Probes designed to orbit planets can use aerobraking to help orbit insertion (as it has already been done for Mars Reconnaissance Orbiter or Mars Global Surveyor). Such techniques could be used for all planets that have an atmosphere (Venus, Saturn, Jupiter,...). Probes have been sent into orbit of such planets (Galileo, Juno for Jupiter; Venera for Venus,...).

My question is: for each planet with an atmosphere in orbit to which a space probe has been sent (in 2019), has aerobraking already been used to help slow down for orbit insertion and if not, why?

  • $\begingroup$ Orbit Insertion is the act of entering a stable orbit around a planet. An orbit touching atmosphere is not stable and poses a high risk (since aerodynamics of probes are hard to control), you'll need a semi-unpredictable amount of fuel to lift the perigee out of the atmosphere again (and another burn to fix the apogee, plus possibly fix the orientation and rotational speed). My guess is that it is just safer to just insert into orbit with a set of powerful burns. $\endgroup$
    – Infrisios
    Jul 11 '19 at 7:24
  • $\begingroup$ @Infrisios the fact that is has already been done (e.g. Mars Reconnaissance Orbiter) make me think there are serious advantages of using this method. $\endgroup$
    – Manu H
    Jul 11 '19 at 7:36
  • $\begingroup$ Of course there are! It's possible and it has great advantages, mainly that you save significant amounts of fuel (so your payload can be larger), but it also comes with a risk. I don't know a ton about it, which is why I used a comment instead of an answer to give you some insight about what I know. $\endgroup$
    – Infrisios
    Jul 11 '19 at 8:43

You are confusing aerobraking with aerocapture.

Aerobraking is used to circularize an elliptical orbit into a circular one after orbit insertion, and it has been used a few times on the following missions:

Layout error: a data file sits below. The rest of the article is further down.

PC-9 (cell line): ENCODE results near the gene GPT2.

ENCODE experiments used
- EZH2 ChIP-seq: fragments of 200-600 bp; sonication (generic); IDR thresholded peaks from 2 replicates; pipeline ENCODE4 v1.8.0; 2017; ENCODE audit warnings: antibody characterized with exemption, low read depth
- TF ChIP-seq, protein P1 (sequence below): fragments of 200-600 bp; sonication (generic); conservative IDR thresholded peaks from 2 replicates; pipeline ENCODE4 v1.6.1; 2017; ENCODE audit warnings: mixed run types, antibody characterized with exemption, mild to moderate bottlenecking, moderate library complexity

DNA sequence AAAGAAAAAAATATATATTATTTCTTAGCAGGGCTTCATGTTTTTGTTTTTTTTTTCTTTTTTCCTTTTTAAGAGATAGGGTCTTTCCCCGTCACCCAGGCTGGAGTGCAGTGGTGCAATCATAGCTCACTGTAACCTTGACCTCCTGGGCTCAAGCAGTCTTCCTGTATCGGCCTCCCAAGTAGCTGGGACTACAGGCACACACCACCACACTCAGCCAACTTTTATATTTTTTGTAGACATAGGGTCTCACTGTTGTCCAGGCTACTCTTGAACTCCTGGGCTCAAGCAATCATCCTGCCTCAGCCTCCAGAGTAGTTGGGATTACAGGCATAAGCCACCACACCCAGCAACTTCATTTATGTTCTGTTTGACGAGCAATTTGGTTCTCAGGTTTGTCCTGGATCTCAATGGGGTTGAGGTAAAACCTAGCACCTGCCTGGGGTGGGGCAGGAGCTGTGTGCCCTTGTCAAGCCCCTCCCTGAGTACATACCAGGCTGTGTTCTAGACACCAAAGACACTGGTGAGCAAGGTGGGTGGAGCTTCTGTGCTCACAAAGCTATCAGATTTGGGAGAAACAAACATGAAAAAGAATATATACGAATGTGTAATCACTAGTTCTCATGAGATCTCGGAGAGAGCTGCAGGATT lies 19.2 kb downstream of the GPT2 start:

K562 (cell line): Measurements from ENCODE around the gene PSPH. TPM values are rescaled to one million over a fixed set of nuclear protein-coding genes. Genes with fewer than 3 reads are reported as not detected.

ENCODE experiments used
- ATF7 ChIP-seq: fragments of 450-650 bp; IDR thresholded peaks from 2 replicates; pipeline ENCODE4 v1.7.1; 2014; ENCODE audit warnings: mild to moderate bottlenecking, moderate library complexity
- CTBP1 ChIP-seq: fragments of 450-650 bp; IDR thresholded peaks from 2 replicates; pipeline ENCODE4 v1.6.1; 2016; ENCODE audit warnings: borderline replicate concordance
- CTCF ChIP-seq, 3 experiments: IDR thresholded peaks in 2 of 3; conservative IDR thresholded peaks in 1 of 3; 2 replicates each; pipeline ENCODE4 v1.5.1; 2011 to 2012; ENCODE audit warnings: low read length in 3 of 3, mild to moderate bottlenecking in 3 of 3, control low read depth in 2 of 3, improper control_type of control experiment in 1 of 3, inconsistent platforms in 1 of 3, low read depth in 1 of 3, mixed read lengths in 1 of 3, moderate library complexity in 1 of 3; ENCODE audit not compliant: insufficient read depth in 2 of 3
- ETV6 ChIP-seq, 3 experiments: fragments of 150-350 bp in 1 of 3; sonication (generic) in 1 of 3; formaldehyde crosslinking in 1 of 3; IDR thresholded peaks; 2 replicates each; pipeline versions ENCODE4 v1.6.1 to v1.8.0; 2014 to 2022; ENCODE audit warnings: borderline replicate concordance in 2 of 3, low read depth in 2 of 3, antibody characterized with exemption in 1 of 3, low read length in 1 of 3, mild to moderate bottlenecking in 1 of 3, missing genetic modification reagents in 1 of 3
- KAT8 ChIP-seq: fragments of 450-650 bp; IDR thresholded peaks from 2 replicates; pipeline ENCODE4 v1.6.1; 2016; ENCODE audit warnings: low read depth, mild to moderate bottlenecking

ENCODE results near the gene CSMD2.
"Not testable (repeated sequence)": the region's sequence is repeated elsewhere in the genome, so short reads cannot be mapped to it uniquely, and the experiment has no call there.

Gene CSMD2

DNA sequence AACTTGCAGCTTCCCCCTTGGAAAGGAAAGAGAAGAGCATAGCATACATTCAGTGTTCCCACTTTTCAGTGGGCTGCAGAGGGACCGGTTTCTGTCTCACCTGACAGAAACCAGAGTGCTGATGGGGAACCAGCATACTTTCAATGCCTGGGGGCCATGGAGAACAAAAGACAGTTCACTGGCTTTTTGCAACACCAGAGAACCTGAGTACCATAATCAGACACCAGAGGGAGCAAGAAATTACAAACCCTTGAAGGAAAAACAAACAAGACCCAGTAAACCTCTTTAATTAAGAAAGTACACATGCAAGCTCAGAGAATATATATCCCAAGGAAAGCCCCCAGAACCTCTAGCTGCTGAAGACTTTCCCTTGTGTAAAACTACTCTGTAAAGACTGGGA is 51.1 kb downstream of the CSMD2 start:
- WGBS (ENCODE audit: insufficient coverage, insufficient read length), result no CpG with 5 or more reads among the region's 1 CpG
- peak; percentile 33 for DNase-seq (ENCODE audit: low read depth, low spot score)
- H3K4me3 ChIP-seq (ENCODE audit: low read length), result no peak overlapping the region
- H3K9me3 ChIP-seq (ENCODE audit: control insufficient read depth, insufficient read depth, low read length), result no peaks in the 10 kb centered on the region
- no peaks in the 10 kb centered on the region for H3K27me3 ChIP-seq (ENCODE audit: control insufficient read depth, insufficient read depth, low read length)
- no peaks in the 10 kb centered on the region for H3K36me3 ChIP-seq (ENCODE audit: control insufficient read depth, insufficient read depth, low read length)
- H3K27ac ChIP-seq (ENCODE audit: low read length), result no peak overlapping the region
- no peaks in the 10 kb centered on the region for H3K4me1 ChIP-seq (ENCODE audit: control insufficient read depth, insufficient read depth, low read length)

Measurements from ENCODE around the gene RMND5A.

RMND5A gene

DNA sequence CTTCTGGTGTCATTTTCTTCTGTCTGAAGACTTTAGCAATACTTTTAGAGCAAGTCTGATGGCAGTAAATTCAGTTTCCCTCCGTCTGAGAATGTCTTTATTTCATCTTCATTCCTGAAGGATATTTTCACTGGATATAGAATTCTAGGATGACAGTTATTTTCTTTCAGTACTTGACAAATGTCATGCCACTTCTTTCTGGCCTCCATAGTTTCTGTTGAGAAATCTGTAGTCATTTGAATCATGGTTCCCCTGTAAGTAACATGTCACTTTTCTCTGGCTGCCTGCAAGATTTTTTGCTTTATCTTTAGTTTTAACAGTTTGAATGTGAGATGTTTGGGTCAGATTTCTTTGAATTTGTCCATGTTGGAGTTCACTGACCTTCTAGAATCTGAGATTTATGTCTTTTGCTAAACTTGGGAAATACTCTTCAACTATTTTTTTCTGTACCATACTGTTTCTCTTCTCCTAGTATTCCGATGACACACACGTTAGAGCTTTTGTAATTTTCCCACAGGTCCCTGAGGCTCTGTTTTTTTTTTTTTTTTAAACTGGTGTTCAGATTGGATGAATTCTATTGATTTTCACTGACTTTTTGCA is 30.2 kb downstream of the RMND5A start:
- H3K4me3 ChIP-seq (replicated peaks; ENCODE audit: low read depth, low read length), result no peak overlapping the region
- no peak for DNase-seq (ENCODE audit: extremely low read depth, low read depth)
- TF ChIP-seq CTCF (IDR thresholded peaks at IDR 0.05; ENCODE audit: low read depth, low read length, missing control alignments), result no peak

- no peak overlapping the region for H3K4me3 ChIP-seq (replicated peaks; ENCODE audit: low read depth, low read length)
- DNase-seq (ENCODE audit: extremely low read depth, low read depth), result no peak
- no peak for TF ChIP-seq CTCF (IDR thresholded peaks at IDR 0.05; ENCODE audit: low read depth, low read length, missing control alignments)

• Hiten: this was a demonstration mission in Earth orbit
  • Magellan: Around Venus
  • Mars Global surveyor
  • Mars Odyssey
  • Mars Reconnaissance Orbiter
  • Venus Express
  • Exomars Trace Gas Orbiter

Aerobraking has never been attempted with gas giants.

Aerocapture is using a body's atmosphere to slow down a spacecraft for orbit insertion. It's been investigated but never used as a technique. A spacecraft would need thermal protection and enhanced structural strength to survive the maneuver, which adds weight. It's a risky option: if you get it wrong the spacecraft either re-enters and is destroyed or skips off and heads off into deep space. The risk doesn't seem to be worth the cost savings.

Aerobraking can be much more gentle and controllable, taking place over many orbits, controllers can measure orbit change on each pass to understand the spacecraft's actual interaction with the atmosphere. Aerocapture is a one-shot deal.

  • $\begingroup$ Not so much circularisation (because if you aerobrake to a circular orbit, you're reentering) as apoapsis lowering $\endgroup$
    – user20636
    Jul 11 '19 at 10:20

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